Good Soldiers: The History of the 353rd Infantry Regiment, 89th Infantry Division
By Richard P. Matthews ’68, MA ’88, 89th Infantry Division Association, 2004.
“American individuality was the greatest contribution that the millions of young men and women brought to the armed forces during World War II,” writes author Richard Matthews. And that individuality shines through in his book written about and for the 353rd Infantry Regiment. Individuals’ written accounts and letters home are interspersed through the story of their training and warfare. Matthews, an amateur historian and life-long resident of Portland, has spent his life in conversation with veterans of World War II and subsequent wars.
By Lilian Gafni, ’76 PublishAmerica, Baltimore, 2004.
Lilian Gafni worked for the Commission on Soviet Jewry, and during the 1970s corresponded with prisoners of conscience at the height of visa denials for Soviet Jews. From that experience she has written a fascinating fictional account of Klara, a Soviet Jew who is not only denied a visa but sentenced to a slave labor camp in Siberia for four years. She must face backbreaking labor, grueling living conditions, and housing with convicts who threaten to rape her. Klara works hard to survive so she can return to the man she loves in Moscow.
Sailing into the Abyss
By William Benedetto ’77, Kensington Publishing Corp., New York, N.Y., 2005.
In 1969, the merchant marine vessel SS Badger State was given the task of transporting bombs from Seattle to Da Nang, Vietnam. The ship never made it and most of the crew died when the bombs on board came loose during a colossal storm, and not only blew a hole in the ship, but destroyed the lifeboat. William Benedetto began researching the Badger State while serving on the Coast Guard’s Marine Investigation Unit. Using eyewitness accounts, official documents, and rarely seen photos, he has written a minute-by-minute narrative of the ship’s last journey.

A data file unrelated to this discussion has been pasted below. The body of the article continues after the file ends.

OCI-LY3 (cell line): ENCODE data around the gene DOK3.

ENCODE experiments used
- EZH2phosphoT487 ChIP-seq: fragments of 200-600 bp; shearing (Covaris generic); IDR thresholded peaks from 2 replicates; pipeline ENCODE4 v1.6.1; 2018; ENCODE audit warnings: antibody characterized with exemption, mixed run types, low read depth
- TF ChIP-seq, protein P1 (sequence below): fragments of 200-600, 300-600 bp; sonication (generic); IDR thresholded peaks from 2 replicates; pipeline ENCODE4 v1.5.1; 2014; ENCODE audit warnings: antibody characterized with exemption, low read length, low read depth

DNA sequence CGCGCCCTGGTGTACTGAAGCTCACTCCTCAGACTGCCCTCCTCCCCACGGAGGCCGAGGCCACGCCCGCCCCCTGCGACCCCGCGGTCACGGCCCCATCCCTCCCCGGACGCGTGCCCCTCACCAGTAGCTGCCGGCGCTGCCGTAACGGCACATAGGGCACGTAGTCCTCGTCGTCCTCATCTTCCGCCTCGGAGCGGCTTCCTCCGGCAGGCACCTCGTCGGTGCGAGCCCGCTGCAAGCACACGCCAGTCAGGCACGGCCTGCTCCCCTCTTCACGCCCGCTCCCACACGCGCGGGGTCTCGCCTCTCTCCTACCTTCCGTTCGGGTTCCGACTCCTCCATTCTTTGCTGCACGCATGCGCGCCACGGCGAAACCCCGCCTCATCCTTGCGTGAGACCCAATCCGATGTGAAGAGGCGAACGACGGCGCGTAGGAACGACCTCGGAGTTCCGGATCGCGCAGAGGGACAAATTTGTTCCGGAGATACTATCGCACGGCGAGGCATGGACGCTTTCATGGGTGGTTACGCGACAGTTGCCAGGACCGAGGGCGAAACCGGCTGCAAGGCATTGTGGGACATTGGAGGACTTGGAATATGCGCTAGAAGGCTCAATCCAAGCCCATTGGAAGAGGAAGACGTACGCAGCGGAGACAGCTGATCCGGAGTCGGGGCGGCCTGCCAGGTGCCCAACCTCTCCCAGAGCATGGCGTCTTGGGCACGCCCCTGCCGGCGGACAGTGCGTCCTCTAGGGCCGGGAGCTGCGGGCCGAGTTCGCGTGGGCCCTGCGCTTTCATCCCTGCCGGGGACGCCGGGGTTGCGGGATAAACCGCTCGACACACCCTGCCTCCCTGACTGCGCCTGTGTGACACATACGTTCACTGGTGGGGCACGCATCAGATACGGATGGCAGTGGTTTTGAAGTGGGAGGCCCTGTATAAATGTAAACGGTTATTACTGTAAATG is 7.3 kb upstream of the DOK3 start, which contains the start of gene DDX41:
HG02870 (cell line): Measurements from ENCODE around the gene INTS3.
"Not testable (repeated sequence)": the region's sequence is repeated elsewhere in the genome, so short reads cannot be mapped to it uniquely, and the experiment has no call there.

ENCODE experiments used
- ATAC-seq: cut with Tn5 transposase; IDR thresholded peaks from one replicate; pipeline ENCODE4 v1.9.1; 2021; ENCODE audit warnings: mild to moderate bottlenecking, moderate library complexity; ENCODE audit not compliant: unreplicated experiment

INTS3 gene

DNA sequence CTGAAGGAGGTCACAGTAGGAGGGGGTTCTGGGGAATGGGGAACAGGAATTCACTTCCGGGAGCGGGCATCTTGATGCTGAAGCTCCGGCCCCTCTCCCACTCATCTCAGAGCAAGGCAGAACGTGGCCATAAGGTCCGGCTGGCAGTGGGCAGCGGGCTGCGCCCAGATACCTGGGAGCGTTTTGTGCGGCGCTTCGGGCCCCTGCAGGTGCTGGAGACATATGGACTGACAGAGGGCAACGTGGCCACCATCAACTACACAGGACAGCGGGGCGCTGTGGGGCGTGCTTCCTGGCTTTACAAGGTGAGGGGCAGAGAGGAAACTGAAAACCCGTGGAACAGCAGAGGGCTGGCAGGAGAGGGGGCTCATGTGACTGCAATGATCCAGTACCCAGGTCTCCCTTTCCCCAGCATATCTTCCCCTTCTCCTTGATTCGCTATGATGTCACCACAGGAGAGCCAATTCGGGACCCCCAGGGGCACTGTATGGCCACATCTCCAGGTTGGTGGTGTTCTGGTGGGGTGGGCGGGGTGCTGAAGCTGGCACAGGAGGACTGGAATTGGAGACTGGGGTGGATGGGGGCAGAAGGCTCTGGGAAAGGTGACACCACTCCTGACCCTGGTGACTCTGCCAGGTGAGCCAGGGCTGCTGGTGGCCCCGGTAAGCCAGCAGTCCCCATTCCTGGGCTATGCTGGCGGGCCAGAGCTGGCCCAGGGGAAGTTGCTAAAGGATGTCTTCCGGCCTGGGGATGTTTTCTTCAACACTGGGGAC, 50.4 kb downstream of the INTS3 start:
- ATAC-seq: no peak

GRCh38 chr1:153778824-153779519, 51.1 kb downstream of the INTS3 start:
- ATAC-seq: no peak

The Language of Baklava
By Diana Abu-Jaber (English faculty), Pantheon, New York, N.Y., 2005.
Recipes for Tabbouleh—when everything is falling apart—and Baklava—when you need to serenade someone—punctuate each chapter of Diana Abu-Jaber’s humorous memoir. The child of an eccentric family, she weaves their stories around vividly remembered meals in upstate New York and in Jordan, her father’s homeland. Abu-Jaber is also the author of the award-winning novels Arabian Jazz (2001) and Crescent (2004).
When the Thrush Calls
By Rachel O’Neal MSW ’99, Wordscape Publishing, Portland, 2005.
This is the personal story of Rachel O’Neal’s grief and eventual renewal after the death of her young husband, Greg, who died of cancer. Healing ceremonies and nature helped O’Neal find new hope. After Greg’s death, O’Neal earned her master’s degree in social work, and she now works with elderly and disabled people at Clackamas County Social Services.
By Jim Lommasson ’75, John Gattuso (editor), Stone Creek Publications, Milford, N.J., May 2005.
Jim Lommasson’s stark and gritty photos of boxing gyms across the country are the soul of the book—the dozen essays by veteran boxing writers are the heart. For the past decade, Lommasson has chronicled the culture of American boxing gyms, starting from his hometown, Portland. His images reveal the pain and sacrifice as well as the triumphs of the men and women who box. The book includes a foreword by former heavyweight champion Joe Frazier.
Proven Strategies Professionals Use to Make Their Proposals Work
By Michael Wells (adjunct faculty), PSU Continuing Education Press, 2005.
This is the first in a new Grantwriting Beyond the Basics series from the Continuing Education Press at Portland State. Michael Wells shares his strategies for securing millions of dollars for nonprofit institutions during his 30-year career. He has a unique approach for using a budget to present an organization’s story and need. The next volume in the series, due out in spring 2006, will discuss finances and budget for grant writers.
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